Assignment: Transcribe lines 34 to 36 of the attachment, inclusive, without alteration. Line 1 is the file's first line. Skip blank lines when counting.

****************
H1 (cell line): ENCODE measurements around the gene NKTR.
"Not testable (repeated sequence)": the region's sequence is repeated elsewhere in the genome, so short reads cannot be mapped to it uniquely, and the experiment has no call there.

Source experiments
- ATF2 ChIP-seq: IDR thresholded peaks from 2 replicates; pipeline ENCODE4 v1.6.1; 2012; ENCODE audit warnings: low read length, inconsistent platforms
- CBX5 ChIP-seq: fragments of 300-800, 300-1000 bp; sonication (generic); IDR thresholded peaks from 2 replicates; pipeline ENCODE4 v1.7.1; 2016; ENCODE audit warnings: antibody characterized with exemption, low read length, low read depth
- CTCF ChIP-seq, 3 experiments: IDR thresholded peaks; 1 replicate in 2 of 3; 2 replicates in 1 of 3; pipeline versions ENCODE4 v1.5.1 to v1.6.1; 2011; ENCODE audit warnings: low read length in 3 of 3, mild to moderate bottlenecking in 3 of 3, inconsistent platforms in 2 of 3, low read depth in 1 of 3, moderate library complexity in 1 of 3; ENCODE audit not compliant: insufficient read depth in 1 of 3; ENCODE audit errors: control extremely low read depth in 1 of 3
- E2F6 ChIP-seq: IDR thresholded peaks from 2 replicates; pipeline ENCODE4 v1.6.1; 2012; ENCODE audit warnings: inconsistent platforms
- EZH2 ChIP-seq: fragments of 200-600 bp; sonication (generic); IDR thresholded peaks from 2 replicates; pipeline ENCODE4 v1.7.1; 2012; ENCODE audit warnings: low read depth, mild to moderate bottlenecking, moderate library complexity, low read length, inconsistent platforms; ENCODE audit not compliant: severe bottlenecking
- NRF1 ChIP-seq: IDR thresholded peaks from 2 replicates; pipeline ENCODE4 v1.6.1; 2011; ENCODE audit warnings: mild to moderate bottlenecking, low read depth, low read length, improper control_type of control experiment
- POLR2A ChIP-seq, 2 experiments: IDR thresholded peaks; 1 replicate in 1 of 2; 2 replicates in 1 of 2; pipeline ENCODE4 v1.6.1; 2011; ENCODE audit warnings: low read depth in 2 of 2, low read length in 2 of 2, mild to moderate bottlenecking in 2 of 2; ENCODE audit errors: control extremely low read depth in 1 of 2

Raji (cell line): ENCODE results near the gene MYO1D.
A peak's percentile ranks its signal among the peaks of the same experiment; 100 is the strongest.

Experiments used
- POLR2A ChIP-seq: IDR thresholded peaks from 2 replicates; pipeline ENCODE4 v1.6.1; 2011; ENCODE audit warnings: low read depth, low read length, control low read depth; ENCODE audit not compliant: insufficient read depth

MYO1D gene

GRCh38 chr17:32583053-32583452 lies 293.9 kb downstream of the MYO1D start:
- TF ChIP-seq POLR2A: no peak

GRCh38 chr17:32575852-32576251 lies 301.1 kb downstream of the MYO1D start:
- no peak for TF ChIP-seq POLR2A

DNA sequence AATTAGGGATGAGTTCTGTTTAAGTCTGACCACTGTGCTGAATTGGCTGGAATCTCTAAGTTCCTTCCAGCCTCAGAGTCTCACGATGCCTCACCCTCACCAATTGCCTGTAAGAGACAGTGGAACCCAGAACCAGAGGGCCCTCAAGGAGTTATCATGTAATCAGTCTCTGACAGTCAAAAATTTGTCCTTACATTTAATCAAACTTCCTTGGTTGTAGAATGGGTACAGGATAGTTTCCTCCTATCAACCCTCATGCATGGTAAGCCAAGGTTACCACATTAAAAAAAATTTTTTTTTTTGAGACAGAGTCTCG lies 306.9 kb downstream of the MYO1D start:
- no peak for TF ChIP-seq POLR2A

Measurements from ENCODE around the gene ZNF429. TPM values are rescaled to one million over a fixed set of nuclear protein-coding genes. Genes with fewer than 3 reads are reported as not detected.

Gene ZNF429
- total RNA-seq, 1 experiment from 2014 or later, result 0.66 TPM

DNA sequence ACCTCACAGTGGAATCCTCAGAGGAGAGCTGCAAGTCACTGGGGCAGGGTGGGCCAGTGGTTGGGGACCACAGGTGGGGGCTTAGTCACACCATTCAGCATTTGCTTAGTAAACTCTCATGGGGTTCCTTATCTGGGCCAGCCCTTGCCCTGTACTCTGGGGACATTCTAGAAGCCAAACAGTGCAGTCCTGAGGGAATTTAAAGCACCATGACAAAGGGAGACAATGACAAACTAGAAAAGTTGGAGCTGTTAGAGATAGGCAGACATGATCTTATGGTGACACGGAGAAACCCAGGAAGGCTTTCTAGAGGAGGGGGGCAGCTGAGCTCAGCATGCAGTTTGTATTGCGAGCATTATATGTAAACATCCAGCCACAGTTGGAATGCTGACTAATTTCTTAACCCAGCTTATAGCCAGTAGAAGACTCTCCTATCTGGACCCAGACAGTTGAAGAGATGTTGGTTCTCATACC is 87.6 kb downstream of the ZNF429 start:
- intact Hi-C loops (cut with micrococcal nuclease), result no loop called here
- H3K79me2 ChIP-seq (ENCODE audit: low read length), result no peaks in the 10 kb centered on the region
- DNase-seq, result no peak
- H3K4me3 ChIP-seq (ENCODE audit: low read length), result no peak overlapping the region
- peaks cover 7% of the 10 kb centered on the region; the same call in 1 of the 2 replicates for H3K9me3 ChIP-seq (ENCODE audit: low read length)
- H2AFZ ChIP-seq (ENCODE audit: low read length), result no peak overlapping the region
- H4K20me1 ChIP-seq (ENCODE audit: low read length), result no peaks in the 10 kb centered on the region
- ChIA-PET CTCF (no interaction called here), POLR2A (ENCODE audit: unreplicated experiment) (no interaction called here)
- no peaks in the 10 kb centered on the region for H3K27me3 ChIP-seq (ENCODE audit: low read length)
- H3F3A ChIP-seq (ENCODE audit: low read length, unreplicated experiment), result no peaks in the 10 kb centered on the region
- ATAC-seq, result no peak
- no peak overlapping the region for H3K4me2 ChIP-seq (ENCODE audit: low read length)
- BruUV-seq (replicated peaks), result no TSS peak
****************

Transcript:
- no peaks in the 10 kb centered on the region for H3K27me3 ChIP-seq (ENCODE audit: low read length)
- H3F3A ChIP-seq (ENCODE audit: low read length, unreplicated experiment), result no peaks in the 10 kb centered on the region
- ATAC-seq, result no peak